Families with child care needs can continue to have their employee work in their home. See the Governor of Missouri’s website for more information.

Montana:

Families may continue to have their child care employee work in their home. See the Governor of Montana’s executive order for more information.

Nevada:

In-home child care is not considered an essential service. See the Governor of Nevada’s website for more information.

New Hampshire:

Child care workers can continue working in a family’s home. See the Governor of New Hampshire’s executive order for more information.

New Jersey:

Families may continue to have their nanny or sitter come to their home to work. See the declaration from the state of New Jersey for more information.

New Mexico:

In-home child care is not considered an essential service. See the public health order from the New Mexico Department of Health for more information.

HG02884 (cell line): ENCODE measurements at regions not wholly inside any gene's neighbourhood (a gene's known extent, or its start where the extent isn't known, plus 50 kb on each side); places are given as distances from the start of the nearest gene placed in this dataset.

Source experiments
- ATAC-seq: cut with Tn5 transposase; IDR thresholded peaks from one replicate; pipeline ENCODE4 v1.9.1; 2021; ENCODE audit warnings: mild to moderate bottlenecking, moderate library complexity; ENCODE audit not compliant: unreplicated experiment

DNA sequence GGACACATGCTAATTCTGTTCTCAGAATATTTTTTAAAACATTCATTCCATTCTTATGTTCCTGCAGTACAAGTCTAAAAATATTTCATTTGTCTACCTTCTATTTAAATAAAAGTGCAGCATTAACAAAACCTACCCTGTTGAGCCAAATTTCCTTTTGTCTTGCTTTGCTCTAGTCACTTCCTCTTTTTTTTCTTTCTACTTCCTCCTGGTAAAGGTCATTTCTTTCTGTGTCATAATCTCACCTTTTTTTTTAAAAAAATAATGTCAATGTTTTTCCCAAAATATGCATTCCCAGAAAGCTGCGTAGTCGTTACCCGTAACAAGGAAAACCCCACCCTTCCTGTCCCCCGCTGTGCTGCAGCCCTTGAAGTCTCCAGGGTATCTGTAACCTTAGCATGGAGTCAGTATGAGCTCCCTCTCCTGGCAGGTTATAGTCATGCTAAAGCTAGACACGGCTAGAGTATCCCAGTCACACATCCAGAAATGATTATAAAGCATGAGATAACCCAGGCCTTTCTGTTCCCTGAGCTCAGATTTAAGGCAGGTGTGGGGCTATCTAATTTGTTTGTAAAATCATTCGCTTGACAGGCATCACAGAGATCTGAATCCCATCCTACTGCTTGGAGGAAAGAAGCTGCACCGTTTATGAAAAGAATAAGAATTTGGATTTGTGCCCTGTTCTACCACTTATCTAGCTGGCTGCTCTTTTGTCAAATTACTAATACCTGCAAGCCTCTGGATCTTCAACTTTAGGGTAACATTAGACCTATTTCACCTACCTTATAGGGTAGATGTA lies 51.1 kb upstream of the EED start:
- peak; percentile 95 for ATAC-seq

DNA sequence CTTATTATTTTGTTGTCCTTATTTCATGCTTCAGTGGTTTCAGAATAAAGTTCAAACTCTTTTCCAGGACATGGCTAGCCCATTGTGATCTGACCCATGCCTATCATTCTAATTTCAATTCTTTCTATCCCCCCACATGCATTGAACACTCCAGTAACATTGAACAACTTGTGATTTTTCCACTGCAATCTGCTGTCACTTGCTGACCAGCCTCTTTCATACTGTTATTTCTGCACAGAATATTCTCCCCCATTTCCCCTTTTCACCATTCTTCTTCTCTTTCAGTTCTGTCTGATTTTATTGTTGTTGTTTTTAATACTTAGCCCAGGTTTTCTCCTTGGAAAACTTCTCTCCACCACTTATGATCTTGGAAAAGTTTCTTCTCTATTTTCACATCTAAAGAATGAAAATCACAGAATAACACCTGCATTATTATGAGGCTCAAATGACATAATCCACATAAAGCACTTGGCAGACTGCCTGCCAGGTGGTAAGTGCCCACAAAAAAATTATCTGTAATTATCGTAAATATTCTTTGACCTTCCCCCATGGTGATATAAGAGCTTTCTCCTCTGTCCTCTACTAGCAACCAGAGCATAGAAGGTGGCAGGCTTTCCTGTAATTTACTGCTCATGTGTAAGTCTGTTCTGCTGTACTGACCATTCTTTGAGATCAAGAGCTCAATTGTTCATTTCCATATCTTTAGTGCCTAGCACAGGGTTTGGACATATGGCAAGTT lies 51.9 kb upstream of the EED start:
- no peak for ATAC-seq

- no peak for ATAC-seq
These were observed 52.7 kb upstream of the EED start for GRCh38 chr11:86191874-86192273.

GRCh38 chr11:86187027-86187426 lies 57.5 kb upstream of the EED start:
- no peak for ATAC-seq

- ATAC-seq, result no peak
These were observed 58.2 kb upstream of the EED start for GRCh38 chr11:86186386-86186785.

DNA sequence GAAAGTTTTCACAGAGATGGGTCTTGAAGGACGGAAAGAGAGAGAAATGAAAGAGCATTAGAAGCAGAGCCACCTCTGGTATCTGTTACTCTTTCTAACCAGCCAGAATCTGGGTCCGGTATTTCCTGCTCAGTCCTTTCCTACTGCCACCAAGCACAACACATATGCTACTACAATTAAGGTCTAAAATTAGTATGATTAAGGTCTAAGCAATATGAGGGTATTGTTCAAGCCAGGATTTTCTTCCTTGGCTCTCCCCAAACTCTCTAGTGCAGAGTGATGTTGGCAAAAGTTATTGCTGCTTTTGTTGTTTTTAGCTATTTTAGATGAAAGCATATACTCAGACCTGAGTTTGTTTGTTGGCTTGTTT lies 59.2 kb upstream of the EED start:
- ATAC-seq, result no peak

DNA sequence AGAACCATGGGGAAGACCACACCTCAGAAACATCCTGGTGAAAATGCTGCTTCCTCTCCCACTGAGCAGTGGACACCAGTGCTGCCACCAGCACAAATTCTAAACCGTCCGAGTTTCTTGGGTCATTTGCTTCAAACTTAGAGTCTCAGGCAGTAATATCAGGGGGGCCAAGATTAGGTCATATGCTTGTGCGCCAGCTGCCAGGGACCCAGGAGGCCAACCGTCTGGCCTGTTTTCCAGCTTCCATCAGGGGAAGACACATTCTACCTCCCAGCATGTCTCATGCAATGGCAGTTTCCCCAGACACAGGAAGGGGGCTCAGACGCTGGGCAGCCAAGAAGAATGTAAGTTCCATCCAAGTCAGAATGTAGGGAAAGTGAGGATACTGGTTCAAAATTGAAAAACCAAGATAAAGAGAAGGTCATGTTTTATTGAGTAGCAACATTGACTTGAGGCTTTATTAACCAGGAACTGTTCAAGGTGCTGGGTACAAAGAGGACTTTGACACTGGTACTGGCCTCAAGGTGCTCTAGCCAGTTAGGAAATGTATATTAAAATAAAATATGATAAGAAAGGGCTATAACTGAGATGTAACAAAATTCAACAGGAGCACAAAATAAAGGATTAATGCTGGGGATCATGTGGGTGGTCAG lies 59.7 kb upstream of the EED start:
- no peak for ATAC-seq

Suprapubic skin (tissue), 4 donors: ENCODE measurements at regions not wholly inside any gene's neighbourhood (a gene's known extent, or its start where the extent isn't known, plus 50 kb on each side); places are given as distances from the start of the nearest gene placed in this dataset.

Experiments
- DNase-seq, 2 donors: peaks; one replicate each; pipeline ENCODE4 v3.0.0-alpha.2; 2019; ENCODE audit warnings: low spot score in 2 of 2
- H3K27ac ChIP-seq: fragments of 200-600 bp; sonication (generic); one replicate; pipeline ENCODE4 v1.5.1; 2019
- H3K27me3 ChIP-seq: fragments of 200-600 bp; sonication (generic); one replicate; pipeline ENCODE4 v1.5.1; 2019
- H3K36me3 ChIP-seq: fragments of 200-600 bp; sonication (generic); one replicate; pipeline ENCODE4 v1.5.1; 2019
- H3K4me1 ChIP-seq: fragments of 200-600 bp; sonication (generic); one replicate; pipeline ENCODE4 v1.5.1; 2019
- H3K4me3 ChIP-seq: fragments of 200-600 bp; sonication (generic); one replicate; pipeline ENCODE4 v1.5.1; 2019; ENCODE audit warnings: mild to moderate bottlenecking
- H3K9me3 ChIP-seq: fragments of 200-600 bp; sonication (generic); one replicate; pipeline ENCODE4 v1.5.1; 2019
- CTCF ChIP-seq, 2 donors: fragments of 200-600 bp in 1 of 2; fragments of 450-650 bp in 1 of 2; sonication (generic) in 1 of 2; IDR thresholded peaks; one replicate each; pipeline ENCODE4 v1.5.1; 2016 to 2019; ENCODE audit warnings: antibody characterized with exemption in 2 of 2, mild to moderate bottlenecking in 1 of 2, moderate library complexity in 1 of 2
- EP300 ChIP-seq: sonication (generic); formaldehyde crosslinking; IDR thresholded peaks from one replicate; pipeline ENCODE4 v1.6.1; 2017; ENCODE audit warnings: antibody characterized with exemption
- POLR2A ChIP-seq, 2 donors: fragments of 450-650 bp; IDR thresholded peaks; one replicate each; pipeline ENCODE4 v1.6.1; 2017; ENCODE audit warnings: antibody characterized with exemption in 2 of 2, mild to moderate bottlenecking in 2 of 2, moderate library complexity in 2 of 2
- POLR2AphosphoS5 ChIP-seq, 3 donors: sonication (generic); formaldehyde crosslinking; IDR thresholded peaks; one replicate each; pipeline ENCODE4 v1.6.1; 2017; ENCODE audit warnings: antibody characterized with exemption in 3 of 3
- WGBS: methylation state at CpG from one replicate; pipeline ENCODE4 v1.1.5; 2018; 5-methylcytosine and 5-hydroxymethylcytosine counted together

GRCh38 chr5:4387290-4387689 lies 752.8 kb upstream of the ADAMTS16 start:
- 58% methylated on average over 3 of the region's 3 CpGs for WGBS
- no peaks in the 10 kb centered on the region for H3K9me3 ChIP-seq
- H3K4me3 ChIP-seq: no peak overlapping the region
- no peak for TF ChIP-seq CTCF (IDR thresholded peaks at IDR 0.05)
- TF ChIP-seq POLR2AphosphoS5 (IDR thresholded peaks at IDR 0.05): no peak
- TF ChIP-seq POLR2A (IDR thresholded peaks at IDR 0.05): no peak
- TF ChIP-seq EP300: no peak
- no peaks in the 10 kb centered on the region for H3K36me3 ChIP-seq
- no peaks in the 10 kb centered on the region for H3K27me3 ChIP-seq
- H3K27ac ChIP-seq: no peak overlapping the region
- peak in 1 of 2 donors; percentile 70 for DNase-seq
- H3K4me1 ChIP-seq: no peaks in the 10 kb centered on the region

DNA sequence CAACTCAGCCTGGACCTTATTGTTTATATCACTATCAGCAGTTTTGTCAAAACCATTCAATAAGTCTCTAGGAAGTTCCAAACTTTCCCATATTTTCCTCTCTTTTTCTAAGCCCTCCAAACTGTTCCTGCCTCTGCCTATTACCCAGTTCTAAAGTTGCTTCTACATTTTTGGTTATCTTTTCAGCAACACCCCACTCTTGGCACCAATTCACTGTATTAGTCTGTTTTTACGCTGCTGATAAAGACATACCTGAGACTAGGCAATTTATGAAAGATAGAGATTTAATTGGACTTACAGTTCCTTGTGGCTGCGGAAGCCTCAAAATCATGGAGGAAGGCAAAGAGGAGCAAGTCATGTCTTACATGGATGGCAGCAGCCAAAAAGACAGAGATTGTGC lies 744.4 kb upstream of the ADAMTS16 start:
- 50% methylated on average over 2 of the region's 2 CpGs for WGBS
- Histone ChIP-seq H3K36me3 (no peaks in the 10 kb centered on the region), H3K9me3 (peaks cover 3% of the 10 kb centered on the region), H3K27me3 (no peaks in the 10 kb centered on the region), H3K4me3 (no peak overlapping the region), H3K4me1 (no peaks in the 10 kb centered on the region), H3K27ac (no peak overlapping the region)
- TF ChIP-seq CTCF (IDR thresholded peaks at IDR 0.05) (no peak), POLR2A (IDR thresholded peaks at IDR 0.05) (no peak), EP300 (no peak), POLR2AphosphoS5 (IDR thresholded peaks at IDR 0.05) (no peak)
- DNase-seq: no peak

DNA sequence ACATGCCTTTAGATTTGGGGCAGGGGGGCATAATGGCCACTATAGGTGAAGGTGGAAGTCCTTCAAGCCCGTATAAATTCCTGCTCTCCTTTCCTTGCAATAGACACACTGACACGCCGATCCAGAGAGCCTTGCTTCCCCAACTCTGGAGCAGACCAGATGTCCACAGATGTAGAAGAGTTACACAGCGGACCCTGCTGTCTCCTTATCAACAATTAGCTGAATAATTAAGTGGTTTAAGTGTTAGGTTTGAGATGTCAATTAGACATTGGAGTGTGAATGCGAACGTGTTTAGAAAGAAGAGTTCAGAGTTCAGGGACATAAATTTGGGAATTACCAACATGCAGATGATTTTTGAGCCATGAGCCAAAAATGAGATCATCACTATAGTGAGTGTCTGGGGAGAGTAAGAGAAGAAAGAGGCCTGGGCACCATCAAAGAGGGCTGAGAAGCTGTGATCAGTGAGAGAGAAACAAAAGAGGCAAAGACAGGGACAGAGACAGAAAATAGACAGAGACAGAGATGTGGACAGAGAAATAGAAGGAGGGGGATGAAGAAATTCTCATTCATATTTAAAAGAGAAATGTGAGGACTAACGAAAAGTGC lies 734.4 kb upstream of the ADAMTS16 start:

New York:

In-home child care is considered an essential service, so caregivers can continue working in a family’s home. Visit the state of New York’s website for more information.

North Carolina:

Families can continue having their child care provider work in their home. See the Governor of North Carolina’s executive order for more information.

Ohio:

Nannies and other child care workers are allowed to keep working in a family’s home. Read the statement from the Ohio Department of Health for more information.

Oregon:

Families may continue to have their nanny or babysitter work in their home. See the state of Oregon’s website for more information.

Pennsylvania: 

Child care workers can travel to a family’s home for work. Visit the Governor of Pennsylvania’s website for more information.

Rhode Island: